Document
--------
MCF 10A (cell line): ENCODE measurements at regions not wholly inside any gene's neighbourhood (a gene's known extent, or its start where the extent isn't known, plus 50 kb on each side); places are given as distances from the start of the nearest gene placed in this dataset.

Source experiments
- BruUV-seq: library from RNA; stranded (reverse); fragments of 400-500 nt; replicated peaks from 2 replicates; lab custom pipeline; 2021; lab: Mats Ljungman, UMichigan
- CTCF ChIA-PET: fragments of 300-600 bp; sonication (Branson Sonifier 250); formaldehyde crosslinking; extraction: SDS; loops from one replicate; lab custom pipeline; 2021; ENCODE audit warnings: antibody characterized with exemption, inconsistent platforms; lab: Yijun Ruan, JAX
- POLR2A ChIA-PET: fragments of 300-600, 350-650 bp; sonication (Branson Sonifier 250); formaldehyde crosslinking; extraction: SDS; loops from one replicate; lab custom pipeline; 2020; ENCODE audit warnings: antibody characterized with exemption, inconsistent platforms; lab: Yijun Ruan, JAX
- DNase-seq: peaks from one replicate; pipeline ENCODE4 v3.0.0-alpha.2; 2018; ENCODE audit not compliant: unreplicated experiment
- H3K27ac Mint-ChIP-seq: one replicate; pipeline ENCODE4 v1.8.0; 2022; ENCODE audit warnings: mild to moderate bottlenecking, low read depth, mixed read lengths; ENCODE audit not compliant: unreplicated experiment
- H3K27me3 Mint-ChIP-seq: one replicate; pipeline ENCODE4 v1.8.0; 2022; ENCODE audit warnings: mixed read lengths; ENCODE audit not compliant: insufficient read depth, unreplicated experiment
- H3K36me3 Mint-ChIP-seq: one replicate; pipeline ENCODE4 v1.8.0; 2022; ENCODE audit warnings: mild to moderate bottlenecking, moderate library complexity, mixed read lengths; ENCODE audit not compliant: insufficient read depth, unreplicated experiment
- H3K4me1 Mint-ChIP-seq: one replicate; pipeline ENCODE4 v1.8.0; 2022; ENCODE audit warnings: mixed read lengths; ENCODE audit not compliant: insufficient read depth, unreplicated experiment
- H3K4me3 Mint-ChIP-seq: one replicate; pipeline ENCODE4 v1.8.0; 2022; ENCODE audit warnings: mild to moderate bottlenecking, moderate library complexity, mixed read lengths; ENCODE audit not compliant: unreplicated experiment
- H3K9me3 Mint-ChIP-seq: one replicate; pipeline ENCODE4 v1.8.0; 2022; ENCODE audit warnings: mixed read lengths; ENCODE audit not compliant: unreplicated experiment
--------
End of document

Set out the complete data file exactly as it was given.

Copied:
MCF 10A (cell line): ENCODE measurements at regions not wholly inside any gene's neighbourhood (a gene's known extent, or its start where the extent isn't known, plus 50 kb on each side); places are given as distances from the start of the nearest gene placed in this dataset.

Source experiments
- BruUV-seq: library from RNA; stranded (reverse); fragments of 400-500 nt; replicated peaks from 2 replicates; lab custom pipeline; 2021; lab: Mats Ljungman, UMichigan
- CTCF ChIA-PET: fragments of 300-600 bp; sonication (Branson Sonifier 250); formaldehyde crosslinking; extraction: SDS; loops from one replicate; lab custom pipeline; 2021; ENCODE audit warnings: antibody characterized with exemption, inconsistent platforms; lab: Yijun Ruan, JAX
- POLR2A ChIA-PET: fragments of 300-600, 350-650 bp; sonication (Branson Sonifier 250); formaldehyde crosslinking; extraction: SDS; loops from one replicate; lab custom pipeline; 2020; ENCODE audit warnings: antibody characterized with exemption, inconsistent platforms; lab: Yijun Ruan, JAX
- DNase-seq: peaks from one replicate; pipeline ENCODE4 v3.0.0-alpha.2; 2018; ENCODE audit not compliant: unreplicated experiment
- H3K27ac Mint-ChIP-seq: one replicate; pipeline ENCODE4 v1.8.0; 2022; ENCODE audit warnings: mild to moderate bottlenecking, low read depth, mixed read lengths; ENCODE audit not compliant: unreplicated experiment
- H3K27me3 Mint-ChIP-seq: one replicate; pipeline ENCODE4 v1.8.0; 2022; ENCODE audit warnings: mixed read lengths; ENCODE audit not compliant: insufficient read depth, unreplicated experiment
- H3K36me3 Mint-ChIP-seq: one replicate; pipeline ENCODE4 v1.8.0; 2022; ENCODE audit warnings: mild to moderate bottlenecking, moderate library complexity, mixed read lengths; ENCODE audit not compliant: insufficient read depth, unreplicated experiment
- H3K4me1 Mint-ChIP-seq: one replicate; pipeline ENCODE4 v1.8.0; 2022; ENCODE audit warnings: mixed read lengths; ENCODE audit not compliant: insufficient read depth, unreplicated experiment
- H3K4me3 Mint-ChIP-seq: one replicate; pipeline ENCODE4 v1.8.0; 2022; ENCODE audit warnings: mild to moderate bottlenecking, moderate library complexity, mixed read lengths; ENCODE audit not compliant: unreplicated experiment
- H3K9me3 Mint-ChIP-seq: one replicate; pipeline ENCODE4 v1.8.0; 2022; ENCODE audit warnings: mixed read lengths; ENCODE audit not compliant: unreplicated experiment